In this age of pandemics and protests, it has felt like time has ground to a halt even while frustrations and anxiety continue to rise. Without a calendar reminder that tells us about the next online Zoom meeting we don’t even know what day it is anymore. But despite this seeming slow-motion advance of time from our human perspective, the Earth’s animals and plants have not changed their natural cycles.
The return of birds each summer to their breeding grounds is one of the most visible and most universally celebrated of those cycles here in the Northern Hemisphere.
Right now, billions of birds have just finished raising their young in North America’s Boreal Forest. They returned here from wintering grounds, some as far away southern South America. It is a massive sea of birds that spills across the continent to reach their Boreal Forest breeding grounds across Canada and Alaska. On arrival, that sea of birds numbers an astounding one to three billion of more than 300 species.
Their cycle of regeneration inspires hope: the young birds produced this summer swell the total that are already beginning their southward journey to three to five billion birds. Soon our backyards and parks will be filled with this new generation of southbound migrant birds from the Boreal Forest.
This includes ducks, geese, sandpipers, woodpeckers, flycatchers, sparrows, and warblers. The Swainson’s Thrush that spent the summer on its Yukon territory breeding grounds, its fluty songs echoing through the Boreal Forest landscape, made an epic journey to get there. Starting off in northern South America, perhaps in Colombia, a country where hope has replaced the memories of civil war, Swainson’s Thrushes flew for weeks to get to Canada. Along the way they did not care if a birder spotting them in those places was black, or brown or white. Soon they will be retracing that route back.
The fact that millions of people across our continent are able to see and hear and gain hope from the return of birds like these even in the midst of our human tragedy, is a blessing.
But it is not a gift that we should take for granted.
The abundance of Boreal Forest nesting birds that flow across and through our backyards, parks, forests, coasts and wetlands during every spring and fall migration, is because of efforts to ensure that the natural landscapes birds need are healthy and intact. The Boreal Forest region of Canada and Alaska is particularly special in this regard because it is one of the last, very large such landscapes that is still free of major industrial impacts and remains the ancestral home to the Indigenous Peoples, who were inhabiting it when the first Europeans set foot on these shores.
Ensuring that Boreal Forest landscapes continue to support these billions of birds is crucial to maintaining a healthy world for them and for us humans too. Fortunately, there are people with vision—Indigenous leaders in particular—who are implementing conservation and stewardship actions that will safeguard these boreal bird nurseries. In recent years, vast new Indigenous Protected and Conserved Areas have been established that provide nesting grounds for literally tens of millions of breeding migratory birds. These range from Tursujuq along the eastern shore of Hudson Bay to Pimachiowin Aki World Heritage Site spanning the Manitoba-Ontario border to Thaidene Nëné Indigenous Protected Area and Edéhzhíe Dehcho Protected Area and National Wildlife Area in the Northwest Territories.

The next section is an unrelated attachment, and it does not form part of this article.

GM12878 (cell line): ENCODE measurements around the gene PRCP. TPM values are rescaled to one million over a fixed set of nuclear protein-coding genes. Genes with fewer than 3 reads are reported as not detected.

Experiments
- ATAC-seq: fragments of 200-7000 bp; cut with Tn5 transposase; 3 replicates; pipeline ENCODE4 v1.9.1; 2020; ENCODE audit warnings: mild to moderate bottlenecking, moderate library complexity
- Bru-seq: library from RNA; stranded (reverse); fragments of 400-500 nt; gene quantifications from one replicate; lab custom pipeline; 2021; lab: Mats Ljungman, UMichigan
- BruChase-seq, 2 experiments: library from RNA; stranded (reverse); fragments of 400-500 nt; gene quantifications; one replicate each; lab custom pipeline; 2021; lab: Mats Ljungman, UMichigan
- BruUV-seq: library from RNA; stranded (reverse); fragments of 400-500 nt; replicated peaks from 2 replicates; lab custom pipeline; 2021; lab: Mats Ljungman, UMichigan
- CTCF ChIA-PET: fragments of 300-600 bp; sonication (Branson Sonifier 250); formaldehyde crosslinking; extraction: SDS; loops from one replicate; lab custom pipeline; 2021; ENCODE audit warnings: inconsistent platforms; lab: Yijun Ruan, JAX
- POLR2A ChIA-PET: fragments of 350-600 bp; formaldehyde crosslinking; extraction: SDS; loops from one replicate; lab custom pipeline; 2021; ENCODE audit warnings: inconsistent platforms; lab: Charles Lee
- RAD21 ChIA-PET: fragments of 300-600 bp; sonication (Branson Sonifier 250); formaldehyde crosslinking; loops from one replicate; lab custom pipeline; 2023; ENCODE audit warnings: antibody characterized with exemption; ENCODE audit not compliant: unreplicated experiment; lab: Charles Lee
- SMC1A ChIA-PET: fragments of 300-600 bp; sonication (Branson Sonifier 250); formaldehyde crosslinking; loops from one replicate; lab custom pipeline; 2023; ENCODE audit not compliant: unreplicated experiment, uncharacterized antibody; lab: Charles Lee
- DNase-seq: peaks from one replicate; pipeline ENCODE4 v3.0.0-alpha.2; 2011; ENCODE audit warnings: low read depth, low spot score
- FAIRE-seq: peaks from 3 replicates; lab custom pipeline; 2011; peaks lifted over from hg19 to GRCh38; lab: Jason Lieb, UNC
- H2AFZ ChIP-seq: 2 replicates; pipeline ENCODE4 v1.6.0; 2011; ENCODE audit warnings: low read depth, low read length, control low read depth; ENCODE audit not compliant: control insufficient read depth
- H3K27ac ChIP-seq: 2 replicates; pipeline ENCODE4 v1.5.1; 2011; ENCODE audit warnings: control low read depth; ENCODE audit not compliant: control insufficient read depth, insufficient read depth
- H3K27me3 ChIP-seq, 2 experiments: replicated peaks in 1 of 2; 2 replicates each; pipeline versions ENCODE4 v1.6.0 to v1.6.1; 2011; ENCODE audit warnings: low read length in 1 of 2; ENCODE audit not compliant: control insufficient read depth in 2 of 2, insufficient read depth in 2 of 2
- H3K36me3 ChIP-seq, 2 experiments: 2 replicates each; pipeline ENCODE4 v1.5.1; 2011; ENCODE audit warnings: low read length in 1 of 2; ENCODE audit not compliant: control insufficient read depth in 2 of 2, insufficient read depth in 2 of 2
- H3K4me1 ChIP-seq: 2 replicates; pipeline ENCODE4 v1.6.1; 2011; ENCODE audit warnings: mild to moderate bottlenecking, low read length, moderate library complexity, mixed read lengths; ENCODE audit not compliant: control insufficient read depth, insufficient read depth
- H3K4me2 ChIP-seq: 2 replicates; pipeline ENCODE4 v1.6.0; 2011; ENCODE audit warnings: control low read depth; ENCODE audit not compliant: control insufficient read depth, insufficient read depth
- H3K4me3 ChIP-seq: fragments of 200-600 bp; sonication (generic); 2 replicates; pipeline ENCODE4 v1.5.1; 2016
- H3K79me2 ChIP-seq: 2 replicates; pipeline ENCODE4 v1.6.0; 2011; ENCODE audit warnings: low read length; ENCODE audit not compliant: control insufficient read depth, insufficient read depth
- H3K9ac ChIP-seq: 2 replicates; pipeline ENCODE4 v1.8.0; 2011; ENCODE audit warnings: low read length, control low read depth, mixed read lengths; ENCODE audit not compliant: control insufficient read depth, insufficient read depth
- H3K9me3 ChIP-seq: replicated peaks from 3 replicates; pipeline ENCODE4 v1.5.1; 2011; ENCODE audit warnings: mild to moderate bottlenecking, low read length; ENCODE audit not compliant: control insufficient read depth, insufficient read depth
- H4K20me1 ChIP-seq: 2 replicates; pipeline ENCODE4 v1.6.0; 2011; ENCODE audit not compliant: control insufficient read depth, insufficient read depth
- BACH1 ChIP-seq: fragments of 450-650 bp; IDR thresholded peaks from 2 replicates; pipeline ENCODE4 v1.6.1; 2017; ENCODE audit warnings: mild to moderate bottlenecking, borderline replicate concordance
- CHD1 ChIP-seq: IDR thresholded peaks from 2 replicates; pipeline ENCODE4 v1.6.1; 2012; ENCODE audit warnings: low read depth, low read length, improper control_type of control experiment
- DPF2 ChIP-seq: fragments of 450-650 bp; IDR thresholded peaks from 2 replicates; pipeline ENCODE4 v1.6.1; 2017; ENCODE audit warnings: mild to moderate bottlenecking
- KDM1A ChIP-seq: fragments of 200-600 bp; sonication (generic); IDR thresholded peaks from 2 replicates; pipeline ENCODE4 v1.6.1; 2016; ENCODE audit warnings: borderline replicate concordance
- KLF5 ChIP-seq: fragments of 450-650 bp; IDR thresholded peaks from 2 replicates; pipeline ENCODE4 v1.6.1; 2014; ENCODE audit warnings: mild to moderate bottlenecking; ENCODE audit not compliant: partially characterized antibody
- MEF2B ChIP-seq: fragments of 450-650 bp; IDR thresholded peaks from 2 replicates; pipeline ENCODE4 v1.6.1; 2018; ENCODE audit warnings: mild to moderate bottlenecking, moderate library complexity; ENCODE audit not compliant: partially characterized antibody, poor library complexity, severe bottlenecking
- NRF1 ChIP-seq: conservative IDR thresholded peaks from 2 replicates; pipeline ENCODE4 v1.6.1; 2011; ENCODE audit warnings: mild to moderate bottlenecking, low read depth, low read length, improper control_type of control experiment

And many more new Indigenous Protected and Conserved Areas have been proposed across Canada as Indigenous governments and federal, provincial, and territorial governments work to find solutions to the loss of biodiversity and degradation of the environment that has had such devastating impacts to our world. The White-throated Sparrows that passed through Chicago and New York and St. Louis and Minneapolis and Washington, D.C., earlier this spring sang their sweet whistled songs all summer in places like the proposed Seal River Watershed Indigenous Protected Area within the traditional territory of the Sayisi Dene First Nation in northern Manitoba or the North French River watershed within the traditional territory of the Moose Cree First Nation of northern Ontario.
Now more than ever, we need to support the work of Indigenous Nations in conserving these vital lands. That should include government investment in Indigenous-led conservation planning and Indigenous Guardians programs that enlist people in Indigenous communities as monitors and stewards of these lands. These investments will ensure Canada can meet its commitment to sustain biodiversity by protecting 25 percent of lands by 2025, advancing toward the goal of 30 percent by 2030.
The birds are reminding us that the natural cycles of the world have not stopped even if our human time seems to have slowed down and our human prejudices have left many in our societies, wounded and suffering. For the sake of our world, we need to support the work that keeps the nature that sustains us all.